We now turn to the discussion of anion defects, i.e. V_{N} and O_{N}, from which the main conclusion of our work will be drawn. In this case, we also obtained results using a level of theory higher than PBE and, in particular, we adopted the PBE0 hybrid functional^{27,28} whose choice is extensively justified in the method section. In addition, we carried out calculations using many-body perturbation theory at the G_{0}W_{0} level^{33,34,35}. We first note that O_{N} has no effective spins in its ground state since substitutional oxygen either donates an electron to the host (*q* = +1) or traps an electron (*q* = −1), leading to a filled DX state^{45,46,47}. On the other hand, we found that V_{N} has S = 1/2 and 3/2 ground states for *q* = 0 and −2, respectively, in the *n*-type region, as shown in Fig. 1(a) (PBE results) and (b) (PBE0 results)^{25,27}. These findings indicate that the S = 3/2 state of V_{N}^{2−} might be of potential interest as a defect qubit, but it might be difficult to realize, as highly *n-*doped *w-*AlN is difficult to obtain^{47,48}. Interestingly, the V_{N}^{0} S = 1/2 state has been recently detected using electron paramagnetic resonance^{18,19}. Based on these results, we considered the Fermi level range in the vicinity of the stability region of V_{N}^{0}, which might be accessible in experiments. Interestingly, we found that there is a meta-stable state of V_{N}^{−} with S = 1.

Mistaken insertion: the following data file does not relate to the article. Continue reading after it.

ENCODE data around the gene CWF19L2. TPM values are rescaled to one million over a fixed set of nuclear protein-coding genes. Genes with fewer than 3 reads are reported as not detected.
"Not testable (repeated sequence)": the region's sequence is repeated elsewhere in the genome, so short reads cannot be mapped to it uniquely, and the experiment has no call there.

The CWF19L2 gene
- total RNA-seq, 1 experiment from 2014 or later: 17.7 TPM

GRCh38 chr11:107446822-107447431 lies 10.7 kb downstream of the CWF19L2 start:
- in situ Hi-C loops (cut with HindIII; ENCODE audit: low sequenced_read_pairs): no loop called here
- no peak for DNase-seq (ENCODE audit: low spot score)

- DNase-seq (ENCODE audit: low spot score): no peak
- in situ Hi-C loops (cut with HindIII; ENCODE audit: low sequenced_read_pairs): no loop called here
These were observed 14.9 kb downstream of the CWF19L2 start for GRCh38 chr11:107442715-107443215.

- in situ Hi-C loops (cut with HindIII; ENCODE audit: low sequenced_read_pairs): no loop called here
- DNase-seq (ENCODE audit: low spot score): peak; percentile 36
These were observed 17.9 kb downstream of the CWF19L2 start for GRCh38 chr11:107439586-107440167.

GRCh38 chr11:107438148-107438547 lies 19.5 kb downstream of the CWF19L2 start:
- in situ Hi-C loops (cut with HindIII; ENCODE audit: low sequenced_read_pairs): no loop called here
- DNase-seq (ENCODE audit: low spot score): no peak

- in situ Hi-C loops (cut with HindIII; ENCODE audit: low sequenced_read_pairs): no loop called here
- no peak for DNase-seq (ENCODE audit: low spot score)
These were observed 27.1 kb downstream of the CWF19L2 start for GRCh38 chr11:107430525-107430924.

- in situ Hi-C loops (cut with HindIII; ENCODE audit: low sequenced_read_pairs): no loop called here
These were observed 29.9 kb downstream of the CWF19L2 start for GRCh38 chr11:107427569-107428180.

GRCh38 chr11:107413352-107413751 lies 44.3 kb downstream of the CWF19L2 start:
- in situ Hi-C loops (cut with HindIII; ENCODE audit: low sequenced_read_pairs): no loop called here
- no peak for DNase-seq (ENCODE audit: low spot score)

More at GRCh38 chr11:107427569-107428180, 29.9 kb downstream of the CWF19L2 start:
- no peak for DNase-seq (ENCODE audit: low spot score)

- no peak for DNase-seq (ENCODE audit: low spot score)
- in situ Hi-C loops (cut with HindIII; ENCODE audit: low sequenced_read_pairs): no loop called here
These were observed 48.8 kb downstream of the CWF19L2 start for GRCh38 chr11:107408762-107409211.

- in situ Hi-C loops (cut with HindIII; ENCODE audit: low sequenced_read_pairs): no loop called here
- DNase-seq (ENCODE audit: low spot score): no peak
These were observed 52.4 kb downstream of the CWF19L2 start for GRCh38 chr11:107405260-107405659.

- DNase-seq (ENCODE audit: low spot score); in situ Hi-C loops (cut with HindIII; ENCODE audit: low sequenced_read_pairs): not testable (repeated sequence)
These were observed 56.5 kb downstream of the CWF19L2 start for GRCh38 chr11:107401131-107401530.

In Fig. 1 we show the *defect-molecule* model^{49,50} for V_{N}^{−}, with the four active Al *sp*^{3} dangling bonds, {*φ*_{i,} *i* = 1 to 4}. The symmetry-adapted molecular orbitals {*a*_{1}(1), *a*_{1}(2), *e*_{x}, *e*_{y}}^{51} present in an ideal *C*_{3v} environment are shown in Fig. 1(c). In such an environment, the ground state configuration of V_{N}^{−} is *a*_{1}(1)^{2} *a*_{1}(2)^{2}, which is a spin-singlet. Additionally, attaining the *a*_{1}(1)^{2} *a*_{1}(2)^{1} *e*^{1} spin-triplet state is possible due to the Hund’s rule coupling. Interestingly, both the S = 0 and S = 1 configurations undergo strong Jahn-Teller (JT)^{52} distortions (see Fig. 1(c)). A tight-binding model^{53} with hopping matrix elements, -*t*_{ij}, between states *φ*_{i} and *φ*_{j} provides a simple picture, and for the S=0 configuration it is easy to show that the *a*’(2) state is pushed down in energy due to the hybridization with the *a*’(3) state, thus giving rise to an energy gain. On the other hand, the JT distortion for the S = 1 state results in a different orbital ordering as , and the *a*′(3) state is pushed above *a*″, diminishing the hybridization between *a*′(3) and *a*′(2). Our calculations also showed that *a*″ is lowered in energy, thus reducing the energy gap between *a*′(2) and *a*″ and the S = 1 state is stabilized according to the Hund’s rule.

## Strain-driven design of defect spins